N2 - Purpose: To analyze whether World Health Organization Disability Assessment Schedule 2.0 can be used as an objective assessment tool for predicting the return-to-work status of working-age patients with stroke. Method: We obtained the data on 2963 patients disabled by stroke (age <60 years) from the Taiwan Data Bank of Persons with Disability for the July 2012–January 2014 period. Of these patients, 119 could return to work, whereas 2844 could not. Demographic data and World Health Organization Disability Assessment Schedule 2.0 standardized scores of patients with stroke who could return to work and those who could not (return to work and nonreturn-to-work groups, respectively) were analyzed and compared using the chi-squared and independent Student’s t-tests. Receiver operating characteristic curve analysis was performed to investigate the prediction accuracy for the return-to-work status, and the optimal cutoff point was determined using the Youden index. Binary logistic regression was employed to determine the predictors of the return-to-work status of patients with stroke. Results: The World Health Organization Disability Assessment Schedule 2.0 scores in all domains were lower in the return-to-work group than in the nonreturn-to-work group. The receiver operating characteristic curve showed moderate accuracy for all domain-specific scores [area under the curve, 0.6–0.8] and good accuracy for the summary scores of World Health Organization Disability Assessment Schedule 2.0 (area under the curve, >0.8). Binary logistic regression revealed that younger age, less severe stroke and standardized World Health Organization Disability Assessment Schedule 2.0 summary scores below the cutoff points were predictors of the return to work status of working-age patients disabled by stroke. Conclusions: World Health Organization Disability Assessment Schedule 2.0 can be used as an objective assessment tool for predicting the return-to-work status of working-age patients disabled by stroke. This tool can aid in establishing rehabilitation strategies and goal-setting processes for the return-to-work of patients with stroke.Implications for rehabilitationWorld Health Organization Disability Assessment Schedule 2.0 summary scores can predict the return-to-work status of working-age patients with stroke.Younger age and less severe stroke are associated with the return-to-work status of patients with stroke.Lower disability scores of the World Health Organization Disability Assessment Schedule 2.0 items result in a favorable return-to-work status and help in establishing effective rehabilitation strategies for facilitating the return-to-work of young patients with stroke.

AB - Purpose: To analyze whether World Health Organization Disability Assessment Schedule 2.0 can be used as an objective assessment tool for predicting the return-to-work status of working-age patients with stroke. Method: We obtained the data on 2963 patients disabled by stroke (age <60 years) from the Taiwan Data Bank of Persons with Disability for the July 2012–January 2014 period. Of these patients, 119 could return to work, whereas 2844 could not. Demographic data and World Health Organization Disability Assessment Schedule 2.0 standardized scores of patients with stroke who could return to work and those who could not (return to work and nonreturn-to-work groups, respectively) were analyzed and compared using the chi-squared and independent Student’s t-tests. Receiver operating characteristic curve analysis was performed to investigate the prediction accuracy for the return-to-work status, and the optimal cutoff point was determined using the Youden index. Binary logistic regression was employed to determine the predictors of the return-to-work status of patients with stroke. Results: The World Health Organization Disability Assessment Schedule 2.0 scores in all domains were lower in the return-to-work group than in the nonreturn-to-work group. The receiver operating characteristic curve showed moderate accuracy for all domain-specific scores [area under the curve, 0.6–0.8] and good accuracy for the summary scores of World Health Organization Disability Assessment Schedule 2.0 (area under the curve, >0.8). Binary logistic regression revealed that younger age, less severe stroke and standardized World Health Organization Disability Assessment Schedule 2.0 summary scores below the cutoff points were predictors of the return to work status of working-age patients disabled by stroke. Conclusions: World Health Organization Disability Assessment Schedule 2.0 can be used as an objective assessment tool for predicting the return-to-work status of working-age patients disabled by stroke. This tool can aid in establishing rehabilitation strategies and goal-setting processes for the return-to-work of patients with stroke.Implications for rehabilitationWorld Health Organization Disability Assessment Schedule 2.0 summary scores can predict the return-to-work status of working-age patients with stroke.Younger age and less severe stroke are associated with the return-to-work status of patients with stroke.Lower disability scores of the World Health Organization Disability Assessment Schedule 2.0 items result in a favorable return-to-work status and help in establishing effective rehabilitation strategies for facilitating the return-to-work of young patients with stroke.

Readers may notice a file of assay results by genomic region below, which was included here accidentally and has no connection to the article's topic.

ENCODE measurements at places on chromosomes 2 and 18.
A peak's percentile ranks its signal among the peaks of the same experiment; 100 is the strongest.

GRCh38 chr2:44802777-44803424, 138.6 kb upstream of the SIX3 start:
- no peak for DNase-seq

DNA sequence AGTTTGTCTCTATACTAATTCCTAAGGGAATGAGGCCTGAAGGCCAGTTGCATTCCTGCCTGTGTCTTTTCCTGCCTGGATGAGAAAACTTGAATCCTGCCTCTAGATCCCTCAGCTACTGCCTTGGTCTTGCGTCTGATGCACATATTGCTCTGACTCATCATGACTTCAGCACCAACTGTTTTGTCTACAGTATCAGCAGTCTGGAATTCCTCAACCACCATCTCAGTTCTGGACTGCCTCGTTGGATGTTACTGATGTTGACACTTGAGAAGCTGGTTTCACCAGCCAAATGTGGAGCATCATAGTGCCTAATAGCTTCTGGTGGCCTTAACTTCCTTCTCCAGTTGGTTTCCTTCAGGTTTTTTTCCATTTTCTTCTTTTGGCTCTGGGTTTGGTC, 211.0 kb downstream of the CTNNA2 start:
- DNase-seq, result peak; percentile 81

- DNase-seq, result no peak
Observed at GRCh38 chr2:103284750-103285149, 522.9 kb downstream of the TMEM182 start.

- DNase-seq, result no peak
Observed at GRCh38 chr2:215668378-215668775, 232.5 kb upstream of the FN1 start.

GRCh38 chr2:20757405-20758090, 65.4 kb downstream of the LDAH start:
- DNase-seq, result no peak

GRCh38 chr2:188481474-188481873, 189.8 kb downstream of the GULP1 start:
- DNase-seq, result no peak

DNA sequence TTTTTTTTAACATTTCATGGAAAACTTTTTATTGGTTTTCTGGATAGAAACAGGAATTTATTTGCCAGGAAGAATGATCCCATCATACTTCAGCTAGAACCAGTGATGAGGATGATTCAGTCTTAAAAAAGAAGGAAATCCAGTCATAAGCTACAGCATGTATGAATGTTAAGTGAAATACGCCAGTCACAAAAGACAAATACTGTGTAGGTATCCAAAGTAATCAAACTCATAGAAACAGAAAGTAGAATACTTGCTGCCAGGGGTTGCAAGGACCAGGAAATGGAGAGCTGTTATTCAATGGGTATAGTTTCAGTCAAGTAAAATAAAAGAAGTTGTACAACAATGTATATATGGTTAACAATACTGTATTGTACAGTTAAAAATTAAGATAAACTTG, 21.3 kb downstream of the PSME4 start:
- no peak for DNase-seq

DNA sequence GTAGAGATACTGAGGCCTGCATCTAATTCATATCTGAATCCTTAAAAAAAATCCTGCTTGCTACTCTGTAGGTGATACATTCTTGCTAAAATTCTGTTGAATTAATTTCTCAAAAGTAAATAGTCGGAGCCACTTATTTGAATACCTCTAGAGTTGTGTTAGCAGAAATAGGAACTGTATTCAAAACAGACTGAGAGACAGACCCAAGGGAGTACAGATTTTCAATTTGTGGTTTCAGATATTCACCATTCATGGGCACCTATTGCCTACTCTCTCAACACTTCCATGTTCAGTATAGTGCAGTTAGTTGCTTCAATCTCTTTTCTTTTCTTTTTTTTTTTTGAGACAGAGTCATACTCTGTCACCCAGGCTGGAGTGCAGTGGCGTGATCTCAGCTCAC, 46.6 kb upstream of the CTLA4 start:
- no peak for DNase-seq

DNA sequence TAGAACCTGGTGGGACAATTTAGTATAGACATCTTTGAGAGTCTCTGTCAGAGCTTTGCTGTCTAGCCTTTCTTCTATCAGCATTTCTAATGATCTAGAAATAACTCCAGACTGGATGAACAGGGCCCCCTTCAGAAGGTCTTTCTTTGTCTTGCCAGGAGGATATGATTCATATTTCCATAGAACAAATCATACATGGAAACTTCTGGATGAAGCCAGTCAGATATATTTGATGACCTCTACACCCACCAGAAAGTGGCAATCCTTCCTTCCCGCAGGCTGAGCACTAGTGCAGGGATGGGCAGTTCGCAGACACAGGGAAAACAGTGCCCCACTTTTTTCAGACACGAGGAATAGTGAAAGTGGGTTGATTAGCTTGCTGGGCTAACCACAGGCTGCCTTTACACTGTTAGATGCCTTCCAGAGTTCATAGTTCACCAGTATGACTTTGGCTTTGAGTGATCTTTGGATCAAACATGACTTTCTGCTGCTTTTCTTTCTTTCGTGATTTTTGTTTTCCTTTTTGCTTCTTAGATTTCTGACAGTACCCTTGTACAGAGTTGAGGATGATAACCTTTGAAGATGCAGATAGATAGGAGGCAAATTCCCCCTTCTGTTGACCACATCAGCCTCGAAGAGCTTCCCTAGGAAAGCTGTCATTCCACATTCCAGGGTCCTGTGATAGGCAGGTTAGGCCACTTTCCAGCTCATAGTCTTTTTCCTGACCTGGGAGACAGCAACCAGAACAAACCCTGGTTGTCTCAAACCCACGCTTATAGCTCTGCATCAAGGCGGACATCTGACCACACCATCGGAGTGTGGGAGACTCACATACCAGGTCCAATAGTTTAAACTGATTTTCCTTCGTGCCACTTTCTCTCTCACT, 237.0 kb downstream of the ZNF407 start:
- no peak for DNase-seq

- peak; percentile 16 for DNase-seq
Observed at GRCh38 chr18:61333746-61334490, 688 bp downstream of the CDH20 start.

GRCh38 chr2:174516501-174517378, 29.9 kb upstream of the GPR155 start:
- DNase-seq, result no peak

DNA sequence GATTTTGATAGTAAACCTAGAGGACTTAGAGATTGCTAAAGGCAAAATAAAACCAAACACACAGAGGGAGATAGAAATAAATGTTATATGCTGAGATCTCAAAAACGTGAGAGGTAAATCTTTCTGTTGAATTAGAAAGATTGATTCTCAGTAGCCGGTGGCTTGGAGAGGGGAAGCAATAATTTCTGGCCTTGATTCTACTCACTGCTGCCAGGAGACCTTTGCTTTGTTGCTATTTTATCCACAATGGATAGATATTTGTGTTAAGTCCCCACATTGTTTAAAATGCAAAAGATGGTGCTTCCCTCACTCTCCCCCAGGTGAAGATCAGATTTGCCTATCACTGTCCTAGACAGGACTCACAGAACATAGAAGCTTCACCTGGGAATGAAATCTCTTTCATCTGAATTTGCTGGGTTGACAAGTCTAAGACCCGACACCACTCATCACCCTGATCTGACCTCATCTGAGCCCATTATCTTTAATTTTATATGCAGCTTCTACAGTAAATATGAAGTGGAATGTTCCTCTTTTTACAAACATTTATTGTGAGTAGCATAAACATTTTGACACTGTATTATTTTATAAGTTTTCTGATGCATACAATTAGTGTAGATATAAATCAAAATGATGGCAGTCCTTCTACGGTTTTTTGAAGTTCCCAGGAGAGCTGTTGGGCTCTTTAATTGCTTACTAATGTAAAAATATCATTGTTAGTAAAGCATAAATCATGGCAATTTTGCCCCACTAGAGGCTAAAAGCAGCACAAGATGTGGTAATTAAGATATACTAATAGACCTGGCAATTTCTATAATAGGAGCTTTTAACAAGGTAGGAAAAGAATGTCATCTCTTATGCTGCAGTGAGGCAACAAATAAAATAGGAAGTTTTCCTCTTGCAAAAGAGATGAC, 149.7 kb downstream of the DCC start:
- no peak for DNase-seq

KW - and Health

KW - Disability

KW - International Classification of Functioning

KW - predictor

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KW - Stroke

KW - Taiwan

KW - World Health Organization Disability Assessment Schedule 2.0